Lake and river operators look to water lubricated shaft bearings

2021-09-26T17:56:49+00:00 September 26th, 2021|Environment|

Thordon Bearings has seen an increase in the number of historic passenger vessels operating on European waterways fitted with its water lubricated propeller shaft bearings.

According to Andreas Gitterle, Managing Director of Neotecha GmbH, a member of Thordon’s distributor network, there has been a steady rise in the number of bearing retrofits to tourist ships operating on Lake Constance and other Alpine lakes over the past five years.

“A number of operators have already converted from oil-lubricated brass bushings to water lubricated propeller shaft bearings as a way of meeting stringent European environmental regulations.

“As these waters are of drinking-water quality there are significant restrictions on the vessels that can operate on these lakes. Vessels need to present zero risk of pollution and Thordon delivers this by eliminating oil and grease,” he said.

For example, Lake Constance, at the northern foot of the Alps, straddles the borders of Germany, Austria and Switzerland, has a ‘White Fleet’ of steamers, cruisers and car ferries operating across the 536 sq km waterway.

Of all the vessels operated by a consortium of Swiss, Austrian and German passenger shipping companies, perhaps the most famous is the 1928-built ‘Österreich’, which has been operating with four water lubricated environmentally sustainable COMPAC propeller shaft bearings since 2017.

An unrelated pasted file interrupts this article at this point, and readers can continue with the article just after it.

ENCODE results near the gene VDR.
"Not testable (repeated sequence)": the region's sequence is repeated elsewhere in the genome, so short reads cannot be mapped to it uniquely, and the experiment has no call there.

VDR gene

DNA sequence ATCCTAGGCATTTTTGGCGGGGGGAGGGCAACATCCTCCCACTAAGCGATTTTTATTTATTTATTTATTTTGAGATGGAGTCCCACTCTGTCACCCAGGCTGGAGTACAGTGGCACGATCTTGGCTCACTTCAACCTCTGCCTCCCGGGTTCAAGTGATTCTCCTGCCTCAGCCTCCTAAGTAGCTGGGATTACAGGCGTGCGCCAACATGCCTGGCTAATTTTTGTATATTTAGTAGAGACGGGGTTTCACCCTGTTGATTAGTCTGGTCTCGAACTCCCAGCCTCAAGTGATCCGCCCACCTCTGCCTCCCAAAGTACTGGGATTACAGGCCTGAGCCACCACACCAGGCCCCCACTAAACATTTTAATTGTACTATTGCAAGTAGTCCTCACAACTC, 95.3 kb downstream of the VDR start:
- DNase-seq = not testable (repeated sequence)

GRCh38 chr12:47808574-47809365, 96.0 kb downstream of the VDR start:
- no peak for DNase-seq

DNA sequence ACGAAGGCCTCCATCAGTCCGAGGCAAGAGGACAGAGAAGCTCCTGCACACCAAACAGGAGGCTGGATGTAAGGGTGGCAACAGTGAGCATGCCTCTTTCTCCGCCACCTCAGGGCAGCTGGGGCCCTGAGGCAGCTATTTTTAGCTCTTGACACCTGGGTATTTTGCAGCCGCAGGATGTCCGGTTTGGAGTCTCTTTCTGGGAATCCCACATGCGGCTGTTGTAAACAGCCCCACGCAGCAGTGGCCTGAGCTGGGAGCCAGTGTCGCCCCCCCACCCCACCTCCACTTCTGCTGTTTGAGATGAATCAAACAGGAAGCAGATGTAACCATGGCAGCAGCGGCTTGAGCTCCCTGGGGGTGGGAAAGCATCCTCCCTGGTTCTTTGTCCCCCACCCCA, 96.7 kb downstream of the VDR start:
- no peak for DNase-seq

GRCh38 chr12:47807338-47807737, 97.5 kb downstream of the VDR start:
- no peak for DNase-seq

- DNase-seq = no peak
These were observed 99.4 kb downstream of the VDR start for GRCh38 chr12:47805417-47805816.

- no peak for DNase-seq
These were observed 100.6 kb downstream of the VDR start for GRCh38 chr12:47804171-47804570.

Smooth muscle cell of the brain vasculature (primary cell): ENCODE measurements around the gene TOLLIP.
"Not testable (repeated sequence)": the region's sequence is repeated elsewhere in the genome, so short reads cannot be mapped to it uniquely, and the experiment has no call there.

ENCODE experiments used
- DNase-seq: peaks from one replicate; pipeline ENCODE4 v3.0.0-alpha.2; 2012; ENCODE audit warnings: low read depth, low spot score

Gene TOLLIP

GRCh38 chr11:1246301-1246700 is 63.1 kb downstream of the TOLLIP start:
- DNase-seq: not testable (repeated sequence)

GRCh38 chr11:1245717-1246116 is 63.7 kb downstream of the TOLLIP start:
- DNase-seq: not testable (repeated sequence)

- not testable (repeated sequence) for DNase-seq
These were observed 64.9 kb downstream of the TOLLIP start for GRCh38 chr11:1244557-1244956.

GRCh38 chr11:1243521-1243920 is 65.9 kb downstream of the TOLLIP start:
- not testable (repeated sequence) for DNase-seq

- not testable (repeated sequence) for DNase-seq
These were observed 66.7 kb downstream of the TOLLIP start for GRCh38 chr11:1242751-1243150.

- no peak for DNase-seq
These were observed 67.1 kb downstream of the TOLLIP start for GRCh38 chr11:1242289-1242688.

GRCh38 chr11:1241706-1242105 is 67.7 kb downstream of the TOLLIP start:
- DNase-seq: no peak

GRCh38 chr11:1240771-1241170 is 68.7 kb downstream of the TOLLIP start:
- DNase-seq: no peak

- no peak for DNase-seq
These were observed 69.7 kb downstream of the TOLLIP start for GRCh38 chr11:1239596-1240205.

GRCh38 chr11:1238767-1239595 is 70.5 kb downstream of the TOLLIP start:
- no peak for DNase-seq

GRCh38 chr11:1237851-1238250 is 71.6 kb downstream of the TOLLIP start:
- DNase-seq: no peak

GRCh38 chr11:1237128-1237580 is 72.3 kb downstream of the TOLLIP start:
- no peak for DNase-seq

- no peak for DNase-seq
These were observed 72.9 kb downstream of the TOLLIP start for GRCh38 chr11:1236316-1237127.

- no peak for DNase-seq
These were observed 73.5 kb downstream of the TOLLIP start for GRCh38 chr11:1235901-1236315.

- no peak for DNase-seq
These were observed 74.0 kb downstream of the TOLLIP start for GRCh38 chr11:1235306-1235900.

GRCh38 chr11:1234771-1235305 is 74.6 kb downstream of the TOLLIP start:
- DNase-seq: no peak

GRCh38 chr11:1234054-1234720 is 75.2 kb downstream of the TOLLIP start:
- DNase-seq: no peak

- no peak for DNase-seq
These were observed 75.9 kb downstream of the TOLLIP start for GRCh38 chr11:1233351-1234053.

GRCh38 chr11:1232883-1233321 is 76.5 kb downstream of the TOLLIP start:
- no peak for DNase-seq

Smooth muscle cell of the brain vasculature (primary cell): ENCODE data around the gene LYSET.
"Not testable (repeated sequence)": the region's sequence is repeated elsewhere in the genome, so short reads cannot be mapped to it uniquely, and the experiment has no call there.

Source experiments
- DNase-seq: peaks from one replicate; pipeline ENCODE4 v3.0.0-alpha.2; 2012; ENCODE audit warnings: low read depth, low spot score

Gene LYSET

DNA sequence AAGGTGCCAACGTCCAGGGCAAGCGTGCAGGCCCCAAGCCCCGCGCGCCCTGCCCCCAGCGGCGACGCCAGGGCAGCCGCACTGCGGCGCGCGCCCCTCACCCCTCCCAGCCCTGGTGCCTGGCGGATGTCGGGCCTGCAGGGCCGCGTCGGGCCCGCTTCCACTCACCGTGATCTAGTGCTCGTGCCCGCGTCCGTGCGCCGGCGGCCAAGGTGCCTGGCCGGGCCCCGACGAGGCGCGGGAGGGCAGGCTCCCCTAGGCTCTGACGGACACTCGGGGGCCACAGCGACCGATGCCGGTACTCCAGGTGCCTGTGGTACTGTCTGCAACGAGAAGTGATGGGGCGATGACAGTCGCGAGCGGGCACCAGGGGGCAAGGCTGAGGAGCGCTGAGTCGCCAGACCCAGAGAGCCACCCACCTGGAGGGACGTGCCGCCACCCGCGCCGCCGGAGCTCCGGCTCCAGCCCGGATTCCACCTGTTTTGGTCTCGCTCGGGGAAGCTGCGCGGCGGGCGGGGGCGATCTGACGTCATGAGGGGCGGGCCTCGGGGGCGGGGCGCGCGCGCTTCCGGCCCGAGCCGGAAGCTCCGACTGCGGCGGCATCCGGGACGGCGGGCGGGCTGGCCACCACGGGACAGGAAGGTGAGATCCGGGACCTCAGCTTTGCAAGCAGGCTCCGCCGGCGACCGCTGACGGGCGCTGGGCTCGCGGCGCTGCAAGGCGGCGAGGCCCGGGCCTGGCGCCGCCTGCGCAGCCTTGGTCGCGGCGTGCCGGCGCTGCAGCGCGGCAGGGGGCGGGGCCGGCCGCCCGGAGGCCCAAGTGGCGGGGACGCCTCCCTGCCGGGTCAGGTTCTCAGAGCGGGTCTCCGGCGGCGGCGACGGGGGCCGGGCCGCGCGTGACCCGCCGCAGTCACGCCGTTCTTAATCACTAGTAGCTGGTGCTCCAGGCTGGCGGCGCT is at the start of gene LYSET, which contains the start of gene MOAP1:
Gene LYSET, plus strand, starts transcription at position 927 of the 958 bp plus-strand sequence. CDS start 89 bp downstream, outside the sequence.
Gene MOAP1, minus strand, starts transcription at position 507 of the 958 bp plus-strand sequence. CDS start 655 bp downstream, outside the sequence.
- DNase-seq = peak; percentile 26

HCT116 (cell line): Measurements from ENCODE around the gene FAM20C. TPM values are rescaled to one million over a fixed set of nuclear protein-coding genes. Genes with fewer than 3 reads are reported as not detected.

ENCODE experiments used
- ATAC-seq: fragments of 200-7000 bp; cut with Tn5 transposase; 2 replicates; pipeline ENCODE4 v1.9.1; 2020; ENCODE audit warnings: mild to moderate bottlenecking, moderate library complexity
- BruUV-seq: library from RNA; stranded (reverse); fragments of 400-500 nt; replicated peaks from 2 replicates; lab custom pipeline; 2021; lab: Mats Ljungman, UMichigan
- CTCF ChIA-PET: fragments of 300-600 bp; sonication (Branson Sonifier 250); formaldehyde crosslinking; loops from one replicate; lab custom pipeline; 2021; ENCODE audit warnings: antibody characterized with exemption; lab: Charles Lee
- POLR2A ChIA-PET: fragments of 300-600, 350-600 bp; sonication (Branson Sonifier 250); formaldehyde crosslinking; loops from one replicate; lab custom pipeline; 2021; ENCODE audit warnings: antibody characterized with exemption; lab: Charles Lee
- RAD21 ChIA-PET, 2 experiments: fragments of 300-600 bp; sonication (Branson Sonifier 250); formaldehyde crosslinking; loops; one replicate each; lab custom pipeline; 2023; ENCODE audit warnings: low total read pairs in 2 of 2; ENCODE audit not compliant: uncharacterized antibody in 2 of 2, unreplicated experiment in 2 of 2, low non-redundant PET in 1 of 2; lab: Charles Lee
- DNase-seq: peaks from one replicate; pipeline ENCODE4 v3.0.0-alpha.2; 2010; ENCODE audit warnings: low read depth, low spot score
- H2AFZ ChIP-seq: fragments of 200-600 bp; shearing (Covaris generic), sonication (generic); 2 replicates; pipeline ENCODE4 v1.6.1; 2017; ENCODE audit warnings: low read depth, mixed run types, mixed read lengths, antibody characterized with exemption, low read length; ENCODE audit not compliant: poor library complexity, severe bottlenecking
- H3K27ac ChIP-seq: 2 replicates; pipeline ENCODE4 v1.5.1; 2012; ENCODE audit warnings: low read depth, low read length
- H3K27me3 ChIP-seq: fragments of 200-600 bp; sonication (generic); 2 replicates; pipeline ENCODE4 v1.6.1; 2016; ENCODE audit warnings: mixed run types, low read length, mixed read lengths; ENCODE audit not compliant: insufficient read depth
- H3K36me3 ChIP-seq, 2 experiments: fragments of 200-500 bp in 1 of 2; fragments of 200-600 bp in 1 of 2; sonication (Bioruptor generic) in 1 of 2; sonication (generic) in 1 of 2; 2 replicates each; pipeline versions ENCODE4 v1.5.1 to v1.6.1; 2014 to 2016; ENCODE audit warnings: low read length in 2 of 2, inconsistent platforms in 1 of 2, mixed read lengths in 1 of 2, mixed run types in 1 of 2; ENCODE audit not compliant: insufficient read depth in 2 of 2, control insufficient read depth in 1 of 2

The ‘art deco’ vessel, the first motorship to operate on the lake, had all four of her 135 mm brass bearings replaced with COMPAC at Linz-based Öswag Werft, with Neotecha providing design, machining, installation and commissioning support.

Other vessels to be retrofitted with water lubricated tail shaft bearings included the 1,100 pax capacity, Lake Thun-based ‘Stadt Thun’, and the 1976-built paddle steamer ‘Petersinsel’, both of which were fitted with Thordon’s SXL propeller shaft bearings in 2014 and 2015, respectively.

Subsequently, Thordon COMPAC retrofit installations were completed on the 800 pax ‘Bubenberg’, and the Lake Brienz-based ‘Jungfrau’.

The most recent vessels converted at Öswag Werf were the 1964-built ‘Berna’ and the 1978-built ‘Ville de Geneve II’, both of which were fitted with COMPAC bearings.

Gitterle said that on the back of Thordon’s success on lake-operating vessels, the European river cruise sector is now considering the fitting of water lubricated propeller shaft bearings.

“The environmental and commercial benefits associated with eliminating oil and grease from vessel operations is attracting significant interest. We are currently negotiating a contract to convert two Danube-operating cruisers to Thordon’s RiverTough propeller shaft bearings. If the order is secured, it would mark Thordon’s entry into the river cruise segment,” he said.

Thordon Bearings’ Regional Manager, EMEA & ANZ, George Morrison, said: “European operators are looking to water lubricated propeller shaft bearing technology as a way of preserving the pristine waters of Lake Constance, the Danube, and the Rhine.

“With COMPAC, SXL, or RiverTough bearings there is absolutely no risk of pollution as they do not use mineral or synthetic oil to lubricate the propeller shaft – only water. This also means a Thordon bearing is less costly to operate and maintain,“ he claimed.

In 2020, some 3,158 additional berths were added to the European river cruise sector, with growth set to continue on a similar upward path, once the area re-opens.